Reading the Windows 8 tea leaves
Tablets with keyboard docks, cutting-edge ultrabooks, and one unusual dual-screen device from Asus are among the first publicly displayed Windows 8 machines. What do they mean for Microsoft's upcoming OS?
The Taiwanese tech confab Computex has revealed the first trickle of Windows 8 hardware, offering a little clarity to the muddy waters of the operating system's future.
Most of the Windows 8 devices on display were prototypes only. Few manufacturers released detailed specs, and fewer allowed attendees to even hold the prototypes. Nevertheless, there's some important things we can glean about how the new hardware will meld with the new operating system.
First, thin is in. Way in, and that bodes well for device weight. Even Asus' unusual and unique Acer Aspire S7, also on display at the show, came in at 12mm, or thinner than the 13-inch MacBook Air's 17mm. No weight for the Aspire S7 was revealed, but it's hard to imagine something that thin weighing all that much.is expected to come in at the same dimensions as the Asus Zenbooks -- 0.71" thick, and in the ballpark of 2.8 pounds. But the
The weight is important because the most successful touch devices have historically been lightweight. Nobody wants to lug around a behemoth that's better suited to be a blunt-force trauma weapon, no matter what operating system it's running.
Microsoft is also pushing for touch screens to hit a much broader range of devices than before, and this is a good call. A year ago, when Google released their first Chromebooks, the very first thing I did with the screen was touch it. It was instinctual; nevermind that it was running Chrome, a distinctly mouse-and-keyboard operating system. People are growing up and growing older with touch screens, thanks to the rise of the smartphone.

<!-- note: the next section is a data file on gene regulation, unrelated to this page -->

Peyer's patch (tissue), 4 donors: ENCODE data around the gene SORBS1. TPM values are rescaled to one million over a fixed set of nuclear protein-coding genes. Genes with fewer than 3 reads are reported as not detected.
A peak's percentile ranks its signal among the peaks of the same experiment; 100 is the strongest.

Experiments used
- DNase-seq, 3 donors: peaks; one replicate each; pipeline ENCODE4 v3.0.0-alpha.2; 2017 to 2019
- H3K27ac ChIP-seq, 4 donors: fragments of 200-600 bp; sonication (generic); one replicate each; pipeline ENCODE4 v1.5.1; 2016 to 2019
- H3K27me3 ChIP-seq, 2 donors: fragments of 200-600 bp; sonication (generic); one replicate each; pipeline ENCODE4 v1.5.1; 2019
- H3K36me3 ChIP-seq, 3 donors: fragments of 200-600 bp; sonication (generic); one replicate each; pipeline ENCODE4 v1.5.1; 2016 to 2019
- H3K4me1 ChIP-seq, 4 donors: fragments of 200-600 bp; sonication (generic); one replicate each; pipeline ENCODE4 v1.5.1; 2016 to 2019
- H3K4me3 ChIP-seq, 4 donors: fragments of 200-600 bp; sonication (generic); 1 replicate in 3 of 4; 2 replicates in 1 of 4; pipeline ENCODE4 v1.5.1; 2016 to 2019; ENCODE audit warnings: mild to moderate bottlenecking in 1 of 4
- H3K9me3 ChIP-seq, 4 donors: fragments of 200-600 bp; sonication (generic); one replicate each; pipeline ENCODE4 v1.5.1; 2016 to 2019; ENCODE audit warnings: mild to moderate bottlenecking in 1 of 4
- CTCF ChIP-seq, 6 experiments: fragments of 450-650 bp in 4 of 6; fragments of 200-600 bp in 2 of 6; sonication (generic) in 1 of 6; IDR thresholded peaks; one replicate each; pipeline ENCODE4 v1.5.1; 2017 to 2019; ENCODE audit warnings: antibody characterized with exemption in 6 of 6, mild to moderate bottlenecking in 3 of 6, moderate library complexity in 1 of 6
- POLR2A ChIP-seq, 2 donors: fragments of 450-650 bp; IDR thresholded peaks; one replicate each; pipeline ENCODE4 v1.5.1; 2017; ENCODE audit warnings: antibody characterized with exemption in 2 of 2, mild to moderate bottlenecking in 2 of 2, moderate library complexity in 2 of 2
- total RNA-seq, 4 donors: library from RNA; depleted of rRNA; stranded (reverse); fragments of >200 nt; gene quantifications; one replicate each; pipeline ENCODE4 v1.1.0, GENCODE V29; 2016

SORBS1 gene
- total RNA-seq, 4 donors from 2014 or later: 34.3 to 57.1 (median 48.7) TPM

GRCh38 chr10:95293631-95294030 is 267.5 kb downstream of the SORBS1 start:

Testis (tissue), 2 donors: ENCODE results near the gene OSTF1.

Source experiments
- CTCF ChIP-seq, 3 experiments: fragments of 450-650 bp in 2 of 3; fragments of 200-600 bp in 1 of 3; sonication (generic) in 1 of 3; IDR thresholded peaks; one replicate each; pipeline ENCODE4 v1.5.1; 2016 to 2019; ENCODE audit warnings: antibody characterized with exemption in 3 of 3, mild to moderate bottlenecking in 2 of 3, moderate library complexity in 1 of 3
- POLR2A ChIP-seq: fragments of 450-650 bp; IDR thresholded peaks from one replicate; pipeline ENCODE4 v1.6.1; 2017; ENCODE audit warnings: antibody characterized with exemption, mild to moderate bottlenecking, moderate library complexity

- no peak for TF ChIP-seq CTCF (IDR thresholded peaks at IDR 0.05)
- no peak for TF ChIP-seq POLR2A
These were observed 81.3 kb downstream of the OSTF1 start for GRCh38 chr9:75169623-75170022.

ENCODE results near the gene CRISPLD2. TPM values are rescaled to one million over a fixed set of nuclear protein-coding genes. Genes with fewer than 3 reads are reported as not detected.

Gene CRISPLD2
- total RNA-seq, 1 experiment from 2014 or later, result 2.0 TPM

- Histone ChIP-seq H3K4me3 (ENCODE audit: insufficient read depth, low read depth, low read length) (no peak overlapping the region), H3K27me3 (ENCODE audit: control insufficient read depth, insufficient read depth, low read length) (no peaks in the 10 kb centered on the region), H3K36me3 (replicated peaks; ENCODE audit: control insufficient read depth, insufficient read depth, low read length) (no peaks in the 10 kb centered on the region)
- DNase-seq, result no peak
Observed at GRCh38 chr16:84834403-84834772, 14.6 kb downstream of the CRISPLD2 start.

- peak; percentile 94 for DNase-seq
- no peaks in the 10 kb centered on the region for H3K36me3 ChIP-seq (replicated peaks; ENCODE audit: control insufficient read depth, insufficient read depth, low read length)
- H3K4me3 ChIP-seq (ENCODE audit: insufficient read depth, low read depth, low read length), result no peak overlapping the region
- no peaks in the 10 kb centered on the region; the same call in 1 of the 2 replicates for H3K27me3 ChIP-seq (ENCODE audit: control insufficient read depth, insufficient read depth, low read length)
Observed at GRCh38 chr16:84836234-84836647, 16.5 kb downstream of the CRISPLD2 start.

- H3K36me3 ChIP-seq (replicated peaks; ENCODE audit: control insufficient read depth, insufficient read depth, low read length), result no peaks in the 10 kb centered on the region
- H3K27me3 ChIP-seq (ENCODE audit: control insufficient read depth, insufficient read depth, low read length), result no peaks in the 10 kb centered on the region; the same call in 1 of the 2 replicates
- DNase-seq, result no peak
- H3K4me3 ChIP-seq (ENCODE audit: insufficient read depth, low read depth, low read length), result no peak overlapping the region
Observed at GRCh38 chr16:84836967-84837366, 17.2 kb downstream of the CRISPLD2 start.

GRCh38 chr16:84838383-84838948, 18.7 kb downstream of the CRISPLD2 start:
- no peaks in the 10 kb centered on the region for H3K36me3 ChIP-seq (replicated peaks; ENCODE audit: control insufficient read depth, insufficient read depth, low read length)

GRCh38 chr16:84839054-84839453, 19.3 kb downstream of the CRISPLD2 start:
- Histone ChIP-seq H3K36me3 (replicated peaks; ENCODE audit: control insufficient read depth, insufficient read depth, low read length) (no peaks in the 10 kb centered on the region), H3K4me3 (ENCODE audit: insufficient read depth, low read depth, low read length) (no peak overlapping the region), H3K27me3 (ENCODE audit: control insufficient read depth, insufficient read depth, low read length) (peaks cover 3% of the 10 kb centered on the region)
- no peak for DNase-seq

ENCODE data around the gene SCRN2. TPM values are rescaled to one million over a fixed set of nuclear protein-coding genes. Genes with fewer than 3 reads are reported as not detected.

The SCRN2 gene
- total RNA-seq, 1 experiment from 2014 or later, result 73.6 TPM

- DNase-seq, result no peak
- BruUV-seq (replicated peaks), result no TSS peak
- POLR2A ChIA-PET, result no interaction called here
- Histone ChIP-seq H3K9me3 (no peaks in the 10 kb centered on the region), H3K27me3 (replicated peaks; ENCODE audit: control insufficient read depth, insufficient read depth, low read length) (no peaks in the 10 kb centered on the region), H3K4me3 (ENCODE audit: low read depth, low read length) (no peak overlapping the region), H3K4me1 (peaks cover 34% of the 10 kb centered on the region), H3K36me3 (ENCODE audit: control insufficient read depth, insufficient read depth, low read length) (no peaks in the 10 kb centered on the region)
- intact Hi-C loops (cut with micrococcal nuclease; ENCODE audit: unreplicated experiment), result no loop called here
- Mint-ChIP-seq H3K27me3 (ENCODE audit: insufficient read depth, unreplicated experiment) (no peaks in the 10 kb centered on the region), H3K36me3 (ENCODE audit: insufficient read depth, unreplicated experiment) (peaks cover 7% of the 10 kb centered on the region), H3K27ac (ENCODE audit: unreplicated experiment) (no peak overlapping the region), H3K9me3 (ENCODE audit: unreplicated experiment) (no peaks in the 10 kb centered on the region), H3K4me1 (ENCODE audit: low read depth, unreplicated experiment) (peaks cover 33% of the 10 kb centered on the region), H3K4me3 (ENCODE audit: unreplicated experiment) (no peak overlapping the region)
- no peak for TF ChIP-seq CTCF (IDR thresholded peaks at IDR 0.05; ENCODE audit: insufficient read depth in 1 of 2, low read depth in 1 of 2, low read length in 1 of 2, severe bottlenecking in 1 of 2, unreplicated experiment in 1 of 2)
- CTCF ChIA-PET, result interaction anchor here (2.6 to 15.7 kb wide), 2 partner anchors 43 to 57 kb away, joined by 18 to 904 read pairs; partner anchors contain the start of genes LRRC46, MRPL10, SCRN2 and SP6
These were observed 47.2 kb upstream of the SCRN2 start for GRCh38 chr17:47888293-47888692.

So, although we knew that Microsoft would be pushing OEMs to make touch screens standard, it's quite impressive to see these devices come in with dimensions that are competitive with Apple. Prepare yourself for touch screen laptops of all shapes and sizes, from micro-thin models with 11-inch screens to larger workstations.
None of the Windows 8 devices at Computex that I've seen were mouse-only, even the big, peculiar 18-inch all-in-one Transformer from Asus.
Many of the touch-screen laptops demoed appeared to show interesting and competitive solutions to the issue of making the touch screen accessible. Some, like the currently available Android-powered Asus Transformer line, used the keyboard as a dock for the tablet. Others gave a wide arc to the screen hinge, so that you can flip it around 270 degrees. And of course, there's the dual-screen Taichi, which has touch screens on both sides of the monitor.
There were several Intel-powered Windows 8 tablets, as well, most notably one from Lenovo. Besides marking a major foray for Intel into the world of tablets, they also will give people a tablet version of the full Windows 8 experience, with the Desktop available. They stand in contrast to the Windows RT versions of the new OS, which will run on ARM processors and will only feature the Metro side of Windows.
These were the first Windows RT systems ever shown off, and they remain a curiosity. Isn't the part of the appeal of Windows 8 supposed to be that it can handle the old school Desktop alongside the new hotness Metro? And yet, at least one Qualcomm Snapdragon-powered Windows RT tablet sufferedwhile being demoed by CNET Asia. Certainly one awkward experience with a prototype isn't enough to condemn an entire line, but it does hint at the challenges Windows RT poses that standard Windows 8 doesn't.
No doubt the devices that have debuted at Computex provide a glimpse into the future of the Windows 8 menu. Thin, high-resolution touch screens in a variety of shapes and sizes, powered by an equally-diverse range of processors, will be the order of the day. But this was more of an amuse bouche. The main course of devices with real specifications and polished hardware are still months away, and it won't be until then that we can determine if they help Windows 8 -- or hinder it.